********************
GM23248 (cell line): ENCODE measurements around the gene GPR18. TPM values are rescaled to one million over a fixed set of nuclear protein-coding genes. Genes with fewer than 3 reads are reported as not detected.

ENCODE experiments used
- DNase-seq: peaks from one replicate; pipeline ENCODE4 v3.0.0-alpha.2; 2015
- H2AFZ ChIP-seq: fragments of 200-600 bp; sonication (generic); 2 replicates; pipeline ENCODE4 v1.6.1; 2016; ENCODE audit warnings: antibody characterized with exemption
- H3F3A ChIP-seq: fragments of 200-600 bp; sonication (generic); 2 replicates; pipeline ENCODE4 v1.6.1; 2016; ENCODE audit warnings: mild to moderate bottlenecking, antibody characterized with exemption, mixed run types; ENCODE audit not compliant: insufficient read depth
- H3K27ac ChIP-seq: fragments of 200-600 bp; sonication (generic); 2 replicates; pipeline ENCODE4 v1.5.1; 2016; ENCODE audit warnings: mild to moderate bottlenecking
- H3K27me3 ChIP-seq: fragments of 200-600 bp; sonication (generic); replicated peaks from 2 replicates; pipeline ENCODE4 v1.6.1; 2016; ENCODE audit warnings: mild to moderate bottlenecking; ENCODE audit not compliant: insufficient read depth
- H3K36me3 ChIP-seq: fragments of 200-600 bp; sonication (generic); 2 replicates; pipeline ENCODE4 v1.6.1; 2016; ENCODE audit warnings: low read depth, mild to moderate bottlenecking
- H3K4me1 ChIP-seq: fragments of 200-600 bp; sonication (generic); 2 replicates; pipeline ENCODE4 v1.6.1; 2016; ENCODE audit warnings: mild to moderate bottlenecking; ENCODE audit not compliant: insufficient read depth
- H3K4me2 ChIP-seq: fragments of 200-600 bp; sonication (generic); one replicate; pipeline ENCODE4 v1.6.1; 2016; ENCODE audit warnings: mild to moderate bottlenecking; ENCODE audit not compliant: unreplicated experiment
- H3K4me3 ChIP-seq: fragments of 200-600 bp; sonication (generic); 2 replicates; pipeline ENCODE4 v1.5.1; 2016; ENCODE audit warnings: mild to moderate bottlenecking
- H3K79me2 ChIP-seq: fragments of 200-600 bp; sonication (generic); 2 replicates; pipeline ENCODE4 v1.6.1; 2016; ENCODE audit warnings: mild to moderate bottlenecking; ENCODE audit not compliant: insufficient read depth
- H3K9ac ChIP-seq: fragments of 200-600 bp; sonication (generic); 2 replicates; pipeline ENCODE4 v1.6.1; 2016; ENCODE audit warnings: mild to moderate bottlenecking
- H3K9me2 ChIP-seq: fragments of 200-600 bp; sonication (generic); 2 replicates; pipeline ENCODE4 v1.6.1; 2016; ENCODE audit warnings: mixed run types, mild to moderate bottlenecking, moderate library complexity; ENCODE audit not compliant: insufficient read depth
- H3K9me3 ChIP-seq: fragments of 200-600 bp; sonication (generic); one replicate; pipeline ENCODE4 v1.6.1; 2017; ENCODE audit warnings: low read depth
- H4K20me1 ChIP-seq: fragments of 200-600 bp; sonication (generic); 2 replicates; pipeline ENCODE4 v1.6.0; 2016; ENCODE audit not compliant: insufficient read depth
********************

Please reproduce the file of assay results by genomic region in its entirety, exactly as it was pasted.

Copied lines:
GM23248 (cell line): ENCODE measurements around the gene GPR18. TPM values are rescaled to one million over a fixed set of nuclear protein-coding genes. Genes with fewer than 3 reads are reported as not detected.

ENCODE experiments used
- DNase-seq: peaks from one replicate; pipeline ENCODE4 v3.0.0-alpha.2; 2015
- H2AFZ ChIP-seq: fragments of 200-600 bp; sonication (generic); 2 replicates; pipeline ENCODE4 v1.6.1; 2016; ENCODE audit warnings: antibody characterized with exemption
- H3F3A ChIP-seq: fragments of 200-600 bp; sonication (generic); 2 replicates; pipeline ENCODE4 v1.6.1; 2016; ENCODE audit warnings: mild to moderate bottlenecking, antibody characterized with exemption, mixed run types; ENCODE audit not compliant: insufficient read depth
- H3K27ac ChIP-seq: fragments of 200-600 bp; sonication (generic); 2 replicates; pipeline ENCODE4 v1.5.1; 2016; ENCODE audit warnings: mild to moderate bottlenecking
- H3K27me3 ChIP-seq: fragments of 200-600 bp; sonication (generic); replicated peaks from 2 replicates; pipeline ENCODE4 v1.6.1; 2016; ENCODE audit warnings: mild to moderate bottlenecking; ENCODE audit not compliant: insufficient read depth
- H3K36me3 ChIP-seq: fragments of 200-600 bp; sonication (generic); 2 replicates; pipeline ENCODE4 v1.6.1; 2016; ENCODE audit warnings: low read depth, mild to moderate bottlenecking
- H3K4me1 ChIP-seq: fragments of 200-600 bp; sonication (generic); 2 replicates; pipeline ENCODE4 v1.6.1; 2016; ENCODE audit warnings: mild to moderate bottlenecking; ENCODE audit not compliant: insufficient read depth
- H3K4me2 ChIP-seq: fragments of 200-600 bp; sonication (generic); one replicate; pipeline ENCODE4 v1.6.1; 2016; ENCODE audit warnings: mild to moderate bottlenecking; ENCODE audit not compliant: unreplicated experiment
- H3K4me3 ChIP-seq: fragments of 200-600 bp; sonication (generic); 2 replicates; pipeline ENCODE4 v1.5.1; 2016; ENCODE audit warnings: mild to moderate bottlenecking
- H3K79me2 ChIP-seq: fragments of 200-600 bp; sonication (generic); 2 replicates; pipeline ENCODE4 v1.6.1; 2016; ENCODE audit warnings: mild to moderate bottlenecking; ENCODE audit not compliant: insufficient read depth
- H3K9ac ChIP-seq: fragments of 200-600 bp; sonication (generic); 2 replicates; pipeline ENCODE4 v1.6.1; 2016; ENCODE audit warnings: mild to moderate bottlenecking
- H3K9me2 ChIP-seq: fragments of 200-600 bp; sonication (generic); 2 replicates; pipeline ENCODE4 v1.6.1; 2016; ENCODE audit warnings: mixed run types, mild to moderate bottlenecking, moderate library complexity; ENCODE audit not compliant: insufficient read depth
- H3K9me3 ChIP-seq: fragments of 200-600 bp; sonication (generic); one replicate; pipeline ENCODE4 v1.6.1; 2017; ENCODE audit warnings: low read depth
- H4K20me1 ChIP-seq: fragments of 200-600 bp; sonication (generic); 2 replicates; pipeline ENCODE4 v1.6.0; 2016; ENCODE audit not compliant: insufficient read depth